The Scott Shaw Blog Be Positive

Where’s Your Sticks?

I was invited onto this film set a couple of weeks ago. Though back in the day I was always happy to show up to shoots and provide any help that I could whenever I was invited. But now, in the realms of today, I really rarely do that. I don’t do that unless I have some close association with the filmmaker.
Of course, if you pay me or hire me or something like that, well, that’s a whole other ball game. But, that’s not what this piece is all about.
The fact is, I hate to go onto these very-very indie film sets anymore. I mean, I’ve lived through so much in the No and the Low Budget Film Arena, that I find myself wanting to correct mistakes that are about to be made. But, I hate to do that. I don’t want to come off like the know-it-all. I don’t want to hinder anyone’s individual flow. Isn’t it kind of better to just let a person live and learn and create at their own pace, making their own mistakes? Let them live their own dream of reality, whether that dream turns out good or bad. For isn’t that where you really learn?
As I walked toward the set, I saw the director standing there. The first thing that I noticed, and the first things I wanted to question was, “Where’s your sticks?” You know, a tripod. The second question I wanted to ask is, “Where’s your camera?” I looked, but I saw nothing. But me, I kept my mouth shut.
I guess, as it turns out, the guy was going to shoot with just his phone. I mean, sure, that’s okay. I do it too. I’ve spoken about that, in this blog, a few blogs back. Yes, you can do it. But, if you want to do it right, even that takes some tools.
I mean, there’s things like an iPhone camera rig. A holding device to get a better grip on and greater control over your phone. There’s things like iPhone pistol grips. Me, I always carry this iPhone camera-orientated handgrip with me, just in case I need to film something on the spot. It works via Bluetooth. It slips easily right onto your phone and gives you way better control over the movement of the camera. Plus, I always keep a tripod in my car.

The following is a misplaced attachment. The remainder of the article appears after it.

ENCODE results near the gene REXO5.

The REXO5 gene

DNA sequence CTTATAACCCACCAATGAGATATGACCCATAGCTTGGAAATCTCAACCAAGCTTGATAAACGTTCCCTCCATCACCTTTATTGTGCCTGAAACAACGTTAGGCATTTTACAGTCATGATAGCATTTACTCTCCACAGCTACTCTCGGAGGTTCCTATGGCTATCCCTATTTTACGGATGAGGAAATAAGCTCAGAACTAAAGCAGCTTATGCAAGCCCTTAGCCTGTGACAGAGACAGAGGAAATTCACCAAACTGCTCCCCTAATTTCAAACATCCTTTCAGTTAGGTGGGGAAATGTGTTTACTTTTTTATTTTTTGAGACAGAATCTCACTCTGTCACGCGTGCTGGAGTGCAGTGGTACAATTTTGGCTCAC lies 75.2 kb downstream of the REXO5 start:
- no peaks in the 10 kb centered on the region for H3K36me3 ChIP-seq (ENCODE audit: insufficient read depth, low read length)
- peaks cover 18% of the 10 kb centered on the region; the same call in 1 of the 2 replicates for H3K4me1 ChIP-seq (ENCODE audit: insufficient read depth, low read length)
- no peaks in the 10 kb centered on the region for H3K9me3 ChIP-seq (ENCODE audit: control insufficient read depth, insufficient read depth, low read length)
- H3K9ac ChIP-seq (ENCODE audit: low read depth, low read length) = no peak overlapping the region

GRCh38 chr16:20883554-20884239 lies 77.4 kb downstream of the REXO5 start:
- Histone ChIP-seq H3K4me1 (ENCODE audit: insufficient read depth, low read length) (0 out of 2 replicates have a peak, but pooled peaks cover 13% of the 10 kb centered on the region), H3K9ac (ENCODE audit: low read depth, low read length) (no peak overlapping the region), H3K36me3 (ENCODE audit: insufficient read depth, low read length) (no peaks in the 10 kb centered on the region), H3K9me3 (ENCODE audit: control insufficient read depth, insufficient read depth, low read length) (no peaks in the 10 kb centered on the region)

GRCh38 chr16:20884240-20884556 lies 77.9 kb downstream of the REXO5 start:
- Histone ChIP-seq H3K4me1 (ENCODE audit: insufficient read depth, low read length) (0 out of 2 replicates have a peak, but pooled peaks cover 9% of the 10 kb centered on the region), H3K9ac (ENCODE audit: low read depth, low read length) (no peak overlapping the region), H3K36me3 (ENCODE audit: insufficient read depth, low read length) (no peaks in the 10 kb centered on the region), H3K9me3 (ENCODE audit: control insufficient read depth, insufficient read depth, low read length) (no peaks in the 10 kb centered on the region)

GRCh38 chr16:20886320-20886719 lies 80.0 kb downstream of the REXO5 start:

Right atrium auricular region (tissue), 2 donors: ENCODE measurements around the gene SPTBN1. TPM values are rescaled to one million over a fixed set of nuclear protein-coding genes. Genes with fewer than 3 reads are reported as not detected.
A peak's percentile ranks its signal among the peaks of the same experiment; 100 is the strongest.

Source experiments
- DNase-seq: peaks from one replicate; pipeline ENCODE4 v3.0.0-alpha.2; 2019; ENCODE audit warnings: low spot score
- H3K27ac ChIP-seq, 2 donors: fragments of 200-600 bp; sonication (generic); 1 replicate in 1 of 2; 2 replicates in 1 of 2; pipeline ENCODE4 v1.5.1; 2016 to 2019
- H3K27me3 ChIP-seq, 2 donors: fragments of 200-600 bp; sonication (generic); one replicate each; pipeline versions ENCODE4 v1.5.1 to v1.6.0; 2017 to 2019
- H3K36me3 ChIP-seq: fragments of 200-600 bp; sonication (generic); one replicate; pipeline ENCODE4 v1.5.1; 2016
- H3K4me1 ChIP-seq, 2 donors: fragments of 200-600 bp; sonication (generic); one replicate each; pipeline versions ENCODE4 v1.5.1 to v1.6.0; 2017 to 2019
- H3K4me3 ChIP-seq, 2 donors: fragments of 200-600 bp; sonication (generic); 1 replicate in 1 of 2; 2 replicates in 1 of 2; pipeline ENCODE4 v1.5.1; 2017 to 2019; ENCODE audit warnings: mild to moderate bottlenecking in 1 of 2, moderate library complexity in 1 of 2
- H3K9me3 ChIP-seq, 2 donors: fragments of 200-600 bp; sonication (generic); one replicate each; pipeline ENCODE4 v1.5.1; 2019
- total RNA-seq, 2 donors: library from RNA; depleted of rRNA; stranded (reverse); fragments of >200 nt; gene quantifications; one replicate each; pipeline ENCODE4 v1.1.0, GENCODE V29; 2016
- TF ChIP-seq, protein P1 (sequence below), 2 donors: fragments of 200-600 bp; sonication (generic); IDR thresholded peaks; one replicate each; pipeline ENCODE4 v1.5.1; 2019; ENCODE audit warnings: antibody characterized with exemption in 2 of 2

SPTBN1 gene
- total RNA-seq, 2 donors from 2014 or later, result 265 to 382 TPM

I mean, even/especially if you are filming with a DSLR camera or an actual video camera, a holding rig really changes the game.

Gimbals, I don’t like ‘em. Sure, in videos on YouTube, they all look to do great things. But, buy one and get them in your own hands and they never really perform. Or, they have a mind of their own—which is what I’ve experienced when using them. But, anyway…
I think back to when we, Don Jackson and I, were filming, The Roller Blade Seven. We shot that movie on 16mm film. One of the cameras we used was a Bolex Rex4 with a 24p crystal sync motor. A few times during the shoot, Don handheld that camera. There was this one funny experience when we were shooting my character at the L.A. Observatory, above Hollywood. I was walking with my sword and someone stepped into our shot. I mean, it was a public space. Don yells at them, “Can’t you see we’re filming a movie! Get the fuck out of my shot!” They did and we continued filming.
The thing was, Don was a pro cameraman. He knew how to hold and maneuver a camera, even when it was handheld. Few people possess that skillset, however, especially when shooting on an iPhone.
What I’m saying here is, if you want to do a good shoot, you need stability in your shots. You need sticks, you need a SteadiCam, you need a rig, you need something.
There was a time, introduced by TV Shows like, NYPD Blue, where they would present these intensely shaky camera shots. I always hated those. It was very distracting. I always called them, “ShakyCam.”  But, the thing was, that show had tons of money behind it. They were obviously doing that style of photography on purpose. But, it still didn’t look good. This is one of the things that looks so bad when people film scenes on their phone, the constantly veering and undefined movement. It really makes it look cheap.
You know, in life there is a difference between doing things half assed and doing them with intent. The problem is, in this digital day and age, few people comprehend this difference. They believe just because it can be done, it is done. But, where is the art in any of that? Is the doing done consciously? Because here lies the true difference between art and something just being done for whatever other reason. Art, you do/you create with a cognizant purpose. You do it with a determined intent. Everything else, no matter how good or bad it turns out, is not art. If it has no true essential definition in its creation, it cannot be considered art. If you create with no fundamental essence as your basis, what have you really created?
Yeah, you can film a movie on your phone. But, if all you have done is capture an image with no sense of directed purpose, what have you really created?